You can use a variety of sources for your literature review:
Use our Central Dakota Library Network to find books available at Welder Library or other regional libraries. You can also search for books through WorldCat. You may request books in WorldCat by using our Interlibrary Loan Service.
Reference Materials such as encyclopedia and dictionaries provide good overall views of topics and provide keyword hints for searching. Many will include lists of sources to consider for your literature review. You can access Welder Library's reference materials in the library or use the electronic resources.
Journal are a major source of materials for a literature review. With the library's databases, you can located and requested journals through our Interlibrary Loan Service.
General websites can be a valuable resource for information. However, most websites are largely unregulated. Be sure to review the Evaluating Sources before using a website as a source.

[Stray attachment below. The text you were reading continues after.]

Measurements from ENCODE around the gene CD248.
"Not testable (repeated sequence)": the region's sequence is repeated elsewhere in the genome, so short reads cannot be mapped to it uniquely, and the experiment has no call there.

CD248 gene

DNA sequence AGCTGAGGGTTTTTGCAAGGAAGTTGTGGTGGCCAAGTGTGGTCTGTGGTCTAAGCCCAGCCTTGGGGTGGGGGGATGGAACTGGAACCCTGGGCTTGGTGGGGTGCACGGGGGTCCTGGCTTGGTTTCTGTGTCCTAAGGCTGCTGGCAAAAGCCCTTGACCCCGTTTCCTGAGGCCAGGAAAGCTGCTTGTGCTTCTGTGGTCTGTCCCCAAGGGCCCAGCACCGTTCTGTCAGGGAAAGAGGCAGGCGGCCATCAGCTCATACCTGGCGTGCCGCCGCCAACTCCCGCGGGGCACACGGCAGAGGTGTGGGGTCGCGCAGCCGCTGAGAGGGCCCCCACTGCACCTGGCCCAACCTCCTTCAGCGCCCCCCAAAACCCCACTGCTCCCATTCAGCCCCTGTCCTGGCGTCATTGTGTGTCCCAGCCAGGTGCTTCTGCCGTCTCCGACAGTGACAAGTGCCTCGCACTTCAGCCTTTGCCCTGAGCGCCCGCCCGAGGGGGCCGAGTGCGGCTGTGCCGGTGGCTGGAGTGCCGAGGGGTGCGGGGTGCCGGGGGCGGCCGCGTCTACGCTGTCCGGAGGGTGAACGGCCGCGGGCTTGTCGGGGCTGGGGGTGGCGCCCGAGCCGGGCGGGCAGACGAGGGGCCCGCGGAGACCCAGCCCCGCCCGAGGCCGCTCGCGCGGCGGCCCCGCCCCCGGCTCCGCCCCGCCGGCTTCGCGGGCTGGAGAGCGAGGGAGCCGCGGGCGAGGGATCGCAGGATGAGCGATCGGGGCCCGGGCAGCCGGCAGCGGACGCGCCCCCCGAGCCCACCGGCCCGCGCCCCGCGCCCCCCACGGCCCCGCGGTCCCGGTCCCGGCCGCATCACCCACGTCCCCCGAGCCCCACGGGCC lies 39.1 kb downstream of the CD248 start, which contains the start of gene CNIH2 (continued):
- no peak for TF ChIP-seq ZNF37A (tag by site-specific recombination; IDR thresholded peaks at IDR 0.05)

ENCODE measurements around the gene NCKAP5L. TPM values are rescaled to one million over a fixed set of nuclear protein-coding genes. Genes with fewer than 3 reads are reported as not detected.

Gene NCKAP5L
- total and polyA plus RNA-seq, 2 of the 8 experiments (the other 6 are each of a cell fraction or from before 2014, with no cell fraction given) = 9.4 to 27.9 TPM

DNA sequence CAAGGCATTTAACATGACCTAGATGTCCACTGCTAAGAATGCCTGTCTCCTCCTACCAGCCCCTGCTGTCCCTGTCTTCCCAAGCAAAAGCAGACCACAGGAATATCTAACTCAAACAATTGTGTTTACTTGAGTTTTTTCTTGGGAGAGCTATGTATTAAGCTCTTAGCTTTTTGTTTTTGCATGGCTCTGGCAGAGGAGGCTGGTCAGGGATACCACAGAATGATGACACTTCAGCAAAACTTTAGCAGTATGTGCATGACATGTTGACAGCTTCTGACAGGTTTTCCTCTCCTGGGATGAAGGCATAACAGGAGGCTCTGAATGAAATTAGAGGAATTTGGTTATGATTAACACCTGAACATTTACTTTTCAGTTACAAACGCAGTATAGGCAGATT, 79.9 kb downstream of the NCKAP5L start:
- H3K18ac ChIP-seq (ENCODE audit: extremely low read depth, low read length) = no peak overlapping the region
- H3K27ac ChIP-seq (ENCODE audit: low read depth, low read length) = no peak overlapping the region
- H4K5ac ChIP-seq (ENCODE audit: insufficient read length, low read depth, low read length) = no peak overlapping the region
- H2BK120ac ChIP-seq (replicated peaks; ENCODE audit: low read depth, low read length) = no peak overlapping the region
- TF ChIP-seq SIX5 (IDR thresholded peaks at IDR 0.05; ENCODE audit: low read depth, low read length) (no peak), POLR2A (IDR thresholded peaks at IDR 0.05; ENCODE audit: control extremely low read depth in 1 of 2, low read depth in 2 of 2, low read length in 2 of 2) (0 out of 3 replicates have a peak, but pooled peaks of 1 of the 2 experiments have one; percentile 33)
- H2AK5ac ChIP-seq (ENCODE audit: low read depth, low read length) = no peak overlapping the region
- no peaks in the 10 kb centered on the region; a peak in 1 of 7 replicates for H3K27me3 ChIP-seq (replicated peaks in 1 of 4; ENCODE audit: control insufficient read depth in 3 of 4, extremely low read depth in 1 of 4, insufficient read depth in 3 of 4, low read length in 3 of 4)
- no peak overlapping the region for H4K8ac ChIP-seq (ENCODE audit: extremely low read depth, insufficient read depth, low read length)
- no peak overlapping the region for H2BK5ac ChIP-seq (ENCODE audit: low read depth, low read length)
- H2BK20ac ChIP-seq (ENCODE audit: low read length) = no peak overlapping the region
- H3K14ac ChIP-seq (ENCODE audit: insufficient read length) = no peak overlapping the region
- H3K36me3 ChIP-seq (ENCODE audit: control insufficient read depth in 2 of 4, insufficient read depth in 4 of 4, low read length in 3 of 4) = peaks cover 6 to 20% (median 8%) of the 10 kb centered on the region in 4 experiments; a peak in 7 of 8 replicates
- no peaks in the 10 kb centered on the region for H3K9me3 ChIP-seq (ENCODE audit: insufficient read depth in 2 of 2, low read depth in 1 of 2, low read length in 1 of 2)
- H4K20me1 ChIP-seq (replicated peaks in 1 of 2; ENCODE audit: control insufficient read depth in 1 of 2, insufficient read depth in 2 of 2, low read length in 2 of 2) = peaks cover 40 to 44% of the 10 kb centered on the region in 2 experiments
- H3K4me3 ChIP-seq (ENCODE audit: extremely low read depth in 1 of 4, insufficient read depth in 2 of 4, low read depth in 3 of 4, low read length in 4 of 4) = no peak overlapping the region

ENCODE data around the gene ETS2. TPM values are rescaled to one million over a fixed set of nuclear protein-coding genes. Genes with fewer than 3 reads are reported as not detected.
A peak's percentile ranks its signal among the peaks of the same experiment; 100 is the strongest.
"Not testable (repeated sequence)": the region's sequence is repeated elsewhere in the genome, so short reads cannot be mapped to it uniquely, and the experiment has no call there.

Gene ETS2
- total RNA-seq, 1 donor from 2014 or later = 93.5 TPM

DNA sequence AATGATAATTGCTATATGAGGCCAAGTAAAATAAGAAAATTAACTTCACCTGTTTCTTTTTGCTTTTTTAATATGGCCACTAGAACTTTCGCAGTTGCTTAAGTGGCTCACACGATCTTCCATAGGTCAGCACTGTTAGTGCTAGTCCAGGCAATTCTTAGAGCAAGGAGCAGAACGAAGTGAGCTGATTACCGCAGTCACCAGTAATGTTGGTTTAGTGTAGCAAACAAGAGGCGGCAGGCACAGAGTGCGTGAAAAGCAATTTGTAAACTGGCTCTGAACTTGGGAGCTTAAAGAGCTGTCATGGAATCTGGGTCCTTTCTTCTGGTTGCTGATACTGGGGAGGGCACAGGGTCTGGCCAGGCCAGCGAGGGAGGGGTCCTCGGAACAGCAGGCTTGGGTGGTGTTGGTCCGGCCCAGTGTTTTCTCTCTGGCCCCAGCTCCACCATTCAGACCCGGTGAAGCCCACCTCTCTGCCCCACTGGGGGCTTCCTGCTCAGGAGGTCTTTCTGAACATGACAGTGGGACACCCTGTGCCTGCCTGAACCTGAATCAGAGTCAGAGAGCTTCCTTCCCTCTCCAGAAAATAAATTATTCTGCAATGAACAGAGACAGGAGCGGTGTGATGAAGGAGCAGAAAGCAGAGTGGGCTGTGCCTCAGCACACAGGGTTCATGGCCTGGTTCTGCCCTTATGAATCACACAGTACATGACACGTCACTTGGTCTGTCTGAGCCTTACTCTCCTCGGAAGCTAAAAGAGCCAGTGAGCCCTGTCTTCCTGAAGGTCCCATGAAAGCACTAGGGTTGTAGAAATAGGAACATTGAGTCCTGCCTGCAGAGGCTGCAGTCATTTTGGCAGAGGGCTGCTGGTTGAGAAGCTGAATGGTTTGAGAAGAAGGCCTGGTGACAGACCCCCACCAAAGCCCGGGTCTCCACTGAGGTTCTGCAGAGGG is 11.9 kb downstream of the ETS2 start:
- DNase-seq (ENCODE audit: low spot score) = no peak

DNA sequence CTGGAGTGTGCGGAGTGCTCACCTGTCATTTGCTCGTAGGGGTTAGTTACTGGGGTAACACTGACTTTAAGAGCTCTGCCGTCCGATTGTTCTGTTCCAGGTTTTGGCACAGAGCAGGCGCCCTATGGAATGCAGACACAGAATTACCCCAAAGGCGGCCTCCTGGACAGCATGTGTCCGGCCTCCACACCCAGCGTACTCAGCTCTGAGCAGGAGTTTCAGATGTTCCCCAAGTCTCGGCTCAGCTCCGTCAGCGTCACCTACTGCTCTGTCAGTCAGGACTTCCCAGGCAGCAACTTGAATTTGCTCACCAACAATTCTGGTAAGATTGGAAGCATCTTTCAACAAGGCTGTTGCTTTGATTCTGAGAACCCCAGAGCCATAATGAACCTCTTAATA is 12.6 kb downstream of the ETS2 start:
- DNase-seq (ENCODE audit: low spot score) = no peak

The U.S. government produces a wide variety of information sources, from consumer brochures to Congressional reports to large amounts of data to longitudinal studies. For the United States, USA.gov and official state websites are good places to start.
What is a literature review?
Why do we write them?
Your interpretation of the available sources must be backed up with evidence to show that what you are saying is valid.
Select only the most important points in each source to highlight in the review. The type of information you choose to mention should relate directly to the review's focus, whether is it thematic, methodological, or chronological.
Use quotes sparingly:
The nature of a literature review does not allow for in-depth discussion or detailed quotes from the text. Some short quotes are okay, if you want to emphasize a point, or if what the author said just cannot be rewritten in your own words.
Summarize and Synthesize:
Remember to summarize and synthesize your sources within each paragraph as well as throughout the review. You can synthesize the information by rephrasing the study's significance and relate it to their work.
Keep Your Own Voice:
While the literature review represent other's ideas, your voice (the writer's) should remain front and center.
Use Caution when Paraphrasing:
When paraphrasing a source that is not your own, be sure to represent the author's information or opinions accurately and in your own words.
("Literature Reviews" from The Writing Center, University of North Carolina at Chapel Hill)